On Thursday, Jan. 9, more than 7,500 gallons of a highly toxic chemical used to process coal spilled into the Elk River -- just upstream of a drinking water intake serving more than 300,000 people in West Virginia. While the spill was making national headlines as a one-time event, our thoughts turned to the much bigger problems with water pollution and politics in Appalachia that don't get enough attention from the media -- and how these chronic problems actually set the stage for this disaster.
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More from the Front Porch:
[ Who Own’s West Virginia’s Water? A Cautionary Tale ]
[ Will Politicians Hit “Snooze” On Another Wake-up Call? ]
Five years ago, the Obama Administration made a promise to the American people to address mountaintop removal coal mining -- yet the destruction of Appalachia continues on a daily basis. This year we need to make sure our voices are heard across the country. What can you commit to in 2014 for the fight against mountaintop removal?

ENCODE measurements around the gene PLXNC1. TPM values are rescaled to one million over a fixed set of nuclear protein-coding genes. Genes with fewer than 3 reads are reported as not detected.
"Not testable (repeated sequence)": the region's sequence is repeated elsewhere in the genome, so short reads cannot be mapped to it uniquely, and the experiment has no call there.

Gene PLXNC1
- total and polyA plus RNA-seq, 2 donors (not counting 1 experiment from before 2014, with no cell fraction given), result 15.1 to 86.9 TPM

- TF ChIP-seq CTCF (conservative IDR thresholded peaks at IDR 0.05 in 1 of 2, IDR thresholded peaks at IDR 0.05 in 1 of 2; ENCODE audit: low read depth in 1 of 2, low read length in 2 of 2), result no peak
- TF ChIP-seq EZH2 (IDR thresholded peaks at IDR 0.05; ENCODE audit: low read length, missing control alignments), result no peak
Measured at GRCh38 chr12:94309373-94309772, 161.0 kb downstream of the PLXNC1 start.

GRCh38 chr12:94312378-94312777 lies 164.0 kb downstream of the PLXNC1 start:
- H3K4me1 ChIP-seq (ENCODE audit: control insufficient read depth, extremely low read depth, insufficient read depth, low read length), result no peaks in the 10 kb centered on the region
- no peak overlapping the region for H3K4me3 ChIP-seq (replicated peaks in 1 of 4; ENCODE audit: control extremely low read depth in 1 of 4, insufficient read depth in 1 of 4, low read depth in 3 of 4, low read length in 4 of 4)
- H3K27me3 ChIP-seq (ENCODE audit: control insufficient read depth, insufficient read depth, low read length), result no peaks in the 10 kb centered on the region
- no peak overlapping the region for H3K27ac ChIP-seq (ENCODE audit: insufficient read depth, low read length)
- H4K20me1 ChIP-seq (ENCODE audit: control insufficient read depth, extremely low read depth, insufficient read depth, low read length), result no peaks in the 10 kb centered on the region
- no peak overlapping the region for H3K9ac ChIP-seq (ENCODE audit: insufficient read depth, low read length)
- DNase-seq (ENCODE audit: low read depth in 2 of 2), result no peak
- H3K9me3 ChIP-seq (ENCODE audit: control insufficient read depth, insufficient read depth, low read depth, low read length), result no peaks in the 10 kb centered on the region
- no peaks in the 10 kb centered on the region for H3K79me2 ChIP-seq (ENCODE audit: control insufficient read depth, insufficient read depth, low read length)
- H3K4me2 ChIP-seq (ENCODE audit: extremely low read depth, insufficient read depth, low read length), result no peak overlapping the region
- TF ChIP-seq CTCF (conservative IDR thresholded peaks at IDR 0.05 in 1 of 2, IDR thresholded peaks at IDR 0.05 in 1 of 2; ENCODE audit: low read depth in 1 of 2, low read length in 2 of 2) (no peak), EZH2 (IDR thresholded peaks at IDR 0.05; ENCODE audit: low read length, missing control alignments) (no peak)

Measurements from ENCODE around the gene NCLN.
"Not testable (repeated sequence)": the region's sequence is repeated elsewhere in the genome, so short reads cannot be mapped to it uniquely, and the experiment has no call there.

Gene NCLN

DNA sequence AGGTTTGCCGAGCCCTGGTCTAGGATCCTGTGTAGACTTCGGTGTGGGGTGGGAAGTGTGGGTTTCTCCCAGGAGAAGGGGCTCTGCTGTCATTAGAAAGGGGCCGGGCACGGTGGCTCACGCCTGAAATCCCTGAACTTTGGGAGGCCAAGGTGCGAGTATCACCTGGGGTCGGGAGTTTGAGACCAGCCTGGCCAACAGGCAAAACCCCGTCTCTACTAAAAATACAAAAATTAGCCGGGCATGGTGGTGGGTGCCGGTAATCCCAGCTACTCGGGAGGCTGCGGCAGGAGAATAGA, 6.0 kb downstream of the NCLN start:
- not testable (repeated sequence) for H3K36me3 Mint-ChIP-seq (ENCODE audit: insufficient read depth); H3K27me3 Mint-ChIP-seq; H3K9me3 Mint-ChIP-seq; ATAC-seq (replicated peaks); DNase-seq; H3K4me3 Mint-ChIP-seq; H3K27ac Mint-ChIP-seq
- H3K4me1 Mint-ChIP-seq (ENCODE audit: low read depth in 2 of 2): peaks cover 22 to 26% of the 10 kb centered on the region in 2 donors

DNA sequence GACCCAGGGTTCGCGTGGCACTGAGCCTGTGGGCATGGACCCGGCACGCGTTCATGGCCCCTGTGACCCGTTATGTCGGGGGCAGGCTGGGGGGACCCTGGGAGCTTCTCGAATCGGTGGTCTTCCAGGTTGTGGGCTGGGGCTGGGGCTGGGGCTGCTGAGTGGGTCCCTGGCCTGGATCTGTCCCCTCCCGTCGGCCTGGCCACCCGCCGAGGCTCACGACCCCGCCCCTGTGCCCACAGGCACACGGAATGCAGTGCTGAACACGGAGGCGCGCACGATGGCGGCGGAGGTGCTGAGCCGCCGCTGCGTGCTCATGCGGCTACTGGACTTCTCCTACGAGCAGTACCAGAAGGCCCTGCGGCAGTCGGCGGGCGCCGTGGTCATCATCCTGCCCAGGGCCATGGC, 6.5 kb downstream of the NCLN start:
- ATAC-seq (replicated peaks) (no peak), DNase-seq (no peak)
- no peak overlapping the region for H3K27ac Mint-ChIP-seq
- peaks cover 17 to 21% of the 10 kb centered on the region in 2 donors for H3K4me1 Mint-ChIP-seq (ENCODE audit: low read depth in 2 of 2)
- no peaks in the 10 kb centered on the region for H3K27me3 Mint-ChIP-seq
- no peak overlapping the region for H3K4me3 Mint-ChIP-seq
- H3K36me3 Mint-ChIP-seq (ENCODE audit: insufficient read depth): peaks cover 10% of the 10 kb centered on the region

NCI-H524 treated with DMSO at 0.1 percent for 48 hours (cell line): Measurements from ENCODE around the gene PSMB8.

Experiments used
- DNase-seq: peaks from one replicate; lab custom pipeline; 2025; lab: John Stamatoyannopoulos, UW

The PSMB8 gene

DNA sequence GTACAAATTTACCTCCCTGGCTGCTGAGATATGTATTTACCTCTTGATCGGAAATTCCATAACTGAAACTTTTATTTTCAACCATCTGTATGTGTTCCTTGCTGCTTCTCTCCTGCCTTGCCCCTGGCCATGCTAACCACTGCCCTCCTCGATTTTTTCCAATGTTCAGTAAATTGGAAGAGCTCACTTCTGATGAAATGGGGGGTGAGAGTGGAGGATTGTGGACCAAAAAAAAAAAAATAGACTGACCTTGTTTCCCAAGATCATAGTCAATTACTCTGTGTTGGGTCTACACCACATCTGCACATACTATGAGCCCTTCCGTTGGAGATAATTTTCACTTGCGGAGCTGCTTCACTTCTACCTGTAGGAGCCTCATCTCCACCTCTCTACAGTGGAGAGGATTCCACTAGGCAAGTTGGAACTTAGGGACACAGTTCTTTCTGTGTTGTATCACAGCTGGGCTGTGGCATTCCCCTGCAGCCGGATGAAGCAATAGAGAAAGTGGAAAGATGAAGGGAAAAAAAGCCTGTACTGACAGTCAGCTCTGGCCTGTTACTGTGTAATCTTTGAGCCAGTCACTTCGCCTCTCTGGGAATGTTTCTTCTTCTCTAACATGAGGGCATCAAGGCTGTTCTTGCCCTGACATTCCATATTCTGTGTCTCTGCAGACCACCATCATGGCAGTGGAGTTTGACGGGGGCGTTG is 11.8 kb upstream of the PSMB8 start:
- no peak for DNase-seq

New Virginia Coordinator Challenges Governor to Address CO2
In one of her first weeks at Appalachian Voices, Hannah Wiegard, our new Virginia campaign coordinator, took to task new Virginia Governor Terry McAuliffe's suggestion that carbon capture is the solution to our country's addiction to coal. As Hannah so poignantly asks, "Wouldn't growing new sources of reliable, affordable energy matter more to the region in the long-term than prolonging fast and furious mining and burning of coal?"
Former Coal Regulator Shows How Little He Knows About Coal Regulation
You might assume that a congressman who claims to be a former coal regulator would have a keen understanding of coal regulations -- but apparently North Dakota Rep. Kevin Cramer does not. In (yet another) committee hearing about the Stream Buffer Zone Rule, Cramer smugly noted that current stream protections are sufficient and dumping mining waste into streams is illegal. We wonder what the 2,000 miles of streams buried or polluted by mountaintop removal coal mining have to say about that?